Excimer laser, Rotational atherectomy, Balloon Angioplasty Complications Study - ERBAC


Excimer laser, rotational atherectomy, and balloon angioplasty for CAD.


To compare procedural success of excimer laser, rotational atherectomy, and balloon angioplasty.

Study Design

Study Design:

Patients Screened: 700
Patients Enrolled: 620
Mean Patient Age: 62
Female: 20

Patient Populations:

native de novo ACC/AHA Type B2 or C lesions suitable to all three techniques


Evolving myocardial infarction
Recent (<4 months) percutaneous intervention
Lesions that were chronic total occlusions, involving a bifurcation, heavily calcified, contained thrombus, or were angulated >60 degrees

Primary Endpoints:

Cost analyses and long-term clinical and angiographic outcomes (no restenosis >50%)

Secondary Endpoints:

Excimer laser, rotational atherectomy, balloon angioplasty

Drug/Procedures Used:

Composite endpoint of emergency coronary artery bypass graft (CABG), death or Q-wave MI; rates of procedural success (defined as <50% residual restenosis) and in-hospital complications.

Principal Findings:

Rotational atherectomy and excimer laser are virtually never stand-alone procedures, particularly if there is a conservative approach to device sizing relative to the arterial reference diameter.

Adjunctive balloon angioplasty is often required to obtain an acceptable residual stenosis and smooth lumen in the target segment.

In a head-to-head comparison, excimer laser catheters more frequently failed to cross the stenosed arterial segment and resulted in more frequent clinical complications than rotational atherectomy devices.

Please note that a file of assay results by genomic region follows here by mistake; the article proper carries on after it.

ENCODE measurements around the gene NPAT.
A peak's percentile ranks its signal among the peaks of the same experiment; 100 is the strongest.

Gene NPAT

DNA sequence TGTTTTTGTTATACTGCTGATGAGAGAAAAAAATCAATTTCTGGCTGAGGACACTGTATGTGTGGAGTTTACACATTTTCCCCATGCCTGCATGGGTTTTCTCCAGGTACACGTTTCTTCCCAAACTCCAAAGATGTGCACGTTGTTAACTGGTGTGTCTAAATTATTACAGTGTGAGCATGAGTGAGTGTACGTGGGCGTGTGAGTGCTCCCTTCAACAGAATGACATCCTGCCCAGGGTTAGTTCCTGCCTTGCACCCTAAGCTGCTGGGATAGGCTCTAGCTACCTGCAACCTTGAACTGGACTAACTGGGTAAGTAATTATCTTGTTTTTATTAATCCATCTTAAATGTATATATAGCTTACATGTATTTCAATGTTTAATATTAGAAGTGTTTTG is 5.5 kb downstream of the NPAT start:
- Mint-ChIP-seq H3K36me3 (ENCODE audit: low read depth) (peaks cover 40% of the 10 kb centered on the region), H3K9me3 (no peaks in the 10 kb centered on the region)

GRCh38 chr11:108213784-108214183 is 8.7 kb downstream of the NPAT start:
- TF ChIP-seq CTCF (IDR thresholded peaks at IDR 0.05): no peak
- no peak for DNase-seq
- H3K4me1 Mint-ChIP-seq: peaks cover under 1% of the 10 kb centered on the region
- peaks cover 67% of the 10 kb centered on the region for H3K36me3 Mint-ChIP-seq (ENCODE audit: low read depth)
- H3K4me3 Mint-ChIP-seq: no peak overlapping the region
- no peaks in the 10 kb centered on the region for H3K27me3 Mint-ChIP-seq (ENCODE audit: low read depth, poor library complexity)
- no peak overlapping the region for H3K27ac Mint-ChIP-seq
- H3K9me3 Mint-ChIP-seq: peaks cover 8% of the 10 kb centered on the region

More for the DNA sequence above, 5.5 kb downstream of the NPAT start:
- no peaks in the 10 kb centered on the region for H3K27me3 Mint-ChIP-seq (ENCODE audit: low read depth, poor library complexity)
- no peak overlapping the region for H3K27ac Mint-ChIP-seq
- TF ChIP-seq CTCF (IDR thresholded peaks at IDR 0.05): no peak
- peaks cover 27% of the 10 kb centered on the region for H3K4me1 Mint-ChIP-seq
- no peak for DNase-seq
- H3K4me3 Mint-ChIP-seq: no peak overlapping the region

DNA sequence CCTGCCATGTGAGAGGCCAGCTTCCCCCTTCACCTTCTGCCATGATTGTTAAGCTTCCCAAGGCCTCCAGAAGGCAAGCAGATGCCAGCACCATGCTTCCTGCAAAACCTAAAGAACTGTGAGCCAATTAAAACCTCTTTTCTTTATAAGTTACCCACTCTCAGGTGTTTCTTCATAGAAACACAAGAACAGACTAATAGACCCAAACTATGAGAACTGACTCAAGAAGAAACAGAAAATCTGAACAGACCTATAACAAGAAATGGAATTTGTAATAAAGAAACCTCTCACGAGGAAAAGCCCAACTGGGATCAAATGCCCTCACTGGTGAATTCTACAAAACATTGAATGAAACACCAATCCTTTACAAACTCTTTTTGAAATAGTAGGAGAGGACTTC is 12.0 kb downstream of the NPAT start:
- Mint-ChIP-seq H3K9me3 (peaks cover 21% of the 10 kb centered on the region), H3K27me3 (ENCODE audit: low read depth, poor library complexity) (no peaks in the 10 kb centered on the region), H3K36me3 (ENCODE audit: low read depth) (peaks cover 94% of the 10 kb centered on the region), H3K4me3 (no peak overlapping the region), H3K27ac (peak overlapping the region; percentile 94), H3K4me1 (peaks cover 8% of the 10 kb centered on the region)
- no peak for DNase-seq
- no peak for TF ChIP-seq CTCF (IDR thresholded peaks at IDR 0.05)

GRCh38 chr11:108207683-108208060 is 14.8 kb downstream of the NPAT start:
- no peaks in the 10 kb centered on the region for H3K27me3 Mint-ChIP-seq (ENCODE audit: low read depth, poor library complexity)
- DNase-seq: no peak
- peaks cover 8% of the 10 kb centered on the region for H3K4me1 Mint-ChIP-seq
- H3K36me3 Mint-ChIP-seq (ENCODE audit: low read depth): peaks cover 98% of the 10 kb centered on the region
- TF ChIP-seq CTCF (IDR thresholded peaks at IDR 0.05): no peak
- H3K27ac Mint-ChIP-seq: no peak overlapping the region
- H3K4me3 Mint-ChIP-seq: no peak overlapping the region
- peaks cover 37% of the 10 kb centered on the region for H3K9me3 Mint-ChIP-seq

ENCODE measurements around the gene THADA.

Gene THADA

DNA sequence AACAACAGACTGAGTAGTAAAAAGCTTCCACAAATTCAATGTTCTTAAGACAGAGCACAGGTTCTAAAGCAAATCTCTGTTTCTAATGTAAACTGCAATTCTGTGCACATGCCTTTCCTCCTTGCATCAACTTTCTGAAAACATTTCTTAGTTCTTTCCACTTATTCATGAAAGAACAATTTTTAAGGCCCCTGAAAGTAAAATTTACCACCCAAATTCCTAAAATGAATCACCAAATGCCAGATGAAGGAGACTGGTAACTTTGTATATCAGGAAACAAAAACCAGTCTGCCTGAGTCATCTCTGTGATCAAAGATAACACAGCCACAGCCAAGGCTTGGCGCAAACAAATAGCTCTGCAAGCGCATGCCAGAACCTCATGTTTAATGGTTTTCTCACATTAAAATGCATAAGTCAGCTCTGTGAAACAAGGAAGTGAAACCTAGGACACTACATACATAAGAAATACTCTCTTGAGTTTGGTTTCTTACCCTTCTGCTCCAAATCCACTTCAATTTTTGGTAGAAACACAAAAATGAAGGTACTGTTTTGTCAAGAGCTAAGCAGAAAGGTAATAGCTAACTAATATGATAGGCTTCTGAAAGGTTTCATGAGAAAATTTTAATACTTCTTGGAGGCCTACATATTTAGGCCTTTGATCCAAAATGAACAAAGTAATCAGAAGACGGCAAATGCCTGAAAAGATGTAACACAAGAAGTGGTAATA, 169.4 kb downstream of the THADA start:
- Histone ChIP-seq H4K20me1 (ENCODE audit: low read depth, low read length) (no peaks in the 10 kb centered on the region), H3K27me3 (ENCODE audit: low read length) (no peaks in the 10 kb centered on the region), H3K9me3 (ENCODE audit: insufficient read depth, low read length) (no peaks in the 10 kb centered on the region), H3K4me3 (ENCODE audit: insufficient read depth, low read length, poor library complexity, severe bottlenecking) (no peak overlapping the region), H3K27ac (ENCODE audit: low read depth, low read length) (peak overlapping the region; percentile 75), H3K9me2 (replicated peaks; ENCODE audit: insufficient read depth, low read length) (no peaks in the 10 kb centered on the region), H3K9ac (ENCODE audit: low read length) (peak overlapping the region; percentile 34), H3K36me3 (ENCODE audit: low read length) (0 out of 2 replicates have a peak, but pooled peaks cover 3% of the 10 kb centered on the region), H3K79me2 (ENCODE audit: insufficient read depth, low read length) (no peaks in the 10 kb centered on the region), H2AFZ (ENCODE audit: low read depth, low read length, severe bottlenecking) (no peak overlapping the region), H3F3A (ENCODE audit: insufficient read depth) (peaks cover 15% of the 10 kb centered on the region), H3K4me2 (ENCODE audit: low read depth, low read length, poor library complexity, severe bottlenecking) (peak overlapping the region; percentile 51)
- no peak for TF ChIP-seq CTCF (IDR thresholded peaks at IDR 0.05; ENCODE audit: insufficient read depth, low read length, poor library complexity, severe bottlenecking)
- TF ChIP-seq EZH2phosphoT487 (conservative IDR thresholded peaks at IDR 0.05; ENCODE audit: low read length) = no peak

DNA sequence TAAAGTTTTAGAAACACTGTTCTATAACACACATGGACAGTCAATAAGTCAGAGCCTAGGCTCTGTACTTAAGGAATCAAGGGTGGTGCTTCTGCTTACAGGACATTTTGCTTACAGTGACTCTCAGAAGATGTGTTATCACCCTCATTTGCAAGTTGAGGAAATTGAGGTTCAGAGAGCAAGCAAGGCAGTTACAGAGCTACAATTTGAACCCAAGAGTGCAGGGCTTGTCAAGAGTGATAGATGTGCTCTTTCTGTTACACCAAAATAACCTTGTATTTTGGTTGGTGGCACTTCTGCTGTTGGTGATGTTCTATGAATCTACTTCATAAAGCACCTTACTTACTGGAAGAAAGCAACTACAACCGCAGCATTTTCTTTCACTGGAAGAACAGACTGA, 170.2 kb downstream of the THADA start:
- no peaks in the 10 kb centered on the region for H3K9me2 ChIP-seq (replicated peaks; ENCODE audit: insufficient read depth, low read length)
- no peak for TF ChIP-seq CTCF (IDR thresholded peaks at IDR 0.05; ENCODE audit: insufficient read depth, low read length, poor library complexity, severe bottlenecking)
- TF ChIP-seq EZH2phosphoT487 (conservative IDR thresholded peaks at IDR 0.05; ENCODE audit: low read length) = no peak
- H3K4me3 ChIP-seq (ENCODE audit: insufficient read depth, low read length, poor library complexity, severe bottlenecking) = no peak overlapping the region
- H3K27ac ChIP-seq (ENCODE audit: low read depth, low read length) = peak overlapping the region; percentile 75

Acceptable angiographic results were obtained with adjunct balloon inflations at relatively low pressures after the use of either atherectomy device. This suggests that these devices may affect plaque compliance in addition to debulking, thereby facilitating balloon angioplasty. Theoretically, low-pressure balloon inflations are less likely to cause excessive procedural dissections; the lower acute complication rates after rotational atherectomy may be evidence of that.

Use of rotational and laser atherectomy provided no benefit on clinical or angiographic outcome, implying that chronic recoil and neointimal proliferation were not prevented by these new device catheters.


Restenosis remains the major limitation for all percutaneous approaches to myocardial revascularization.


1. Curr Probl Cardiol 1995;20:122-190. Review
2. Eur Heart J 1994;15(Abstr Suppl):130. Final results

Clinical Topics: Cardiac Surgery, Invasive Cardiovascular Angiography and Intervention, Atherosclerotic Disease (CAD/PAD), Aortic Surgery, Interventions and Coronary Artery Disease

Keywords: Coronary Artery Disease, Atherectomy, Coronary, Constriction, Pathologic, Coronary Artery Bypass, Angioplasty, Balloon, Coronary, Lasers, Excimer

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